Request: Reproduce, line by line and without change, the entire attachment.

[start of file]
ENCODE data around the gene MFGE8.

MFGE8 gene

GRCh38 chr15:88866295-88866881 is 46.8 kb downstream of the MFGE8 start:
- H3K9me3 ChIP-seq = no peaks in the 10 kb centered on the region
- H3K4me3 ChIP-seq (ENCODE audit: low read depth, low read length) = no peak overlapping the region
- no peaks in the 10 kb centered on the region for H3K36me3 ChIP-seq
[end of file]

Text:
ENCODE data around the gene MFGE8.

MFGE8 gene

GRCh38 chr15:88866295-88866881 is 46.8 kb downstream of the MFGE8 start:
- H3K9me3 ChIP-seq = no peaks in the 10 kb centered on the region
- H3K4me3 ChIP-seq (ENCODE audit: low read depth, low read length) = no peak overlapping the region
- no peaks in the 10 kb centered on the region for H3K36me3 ChIP-seq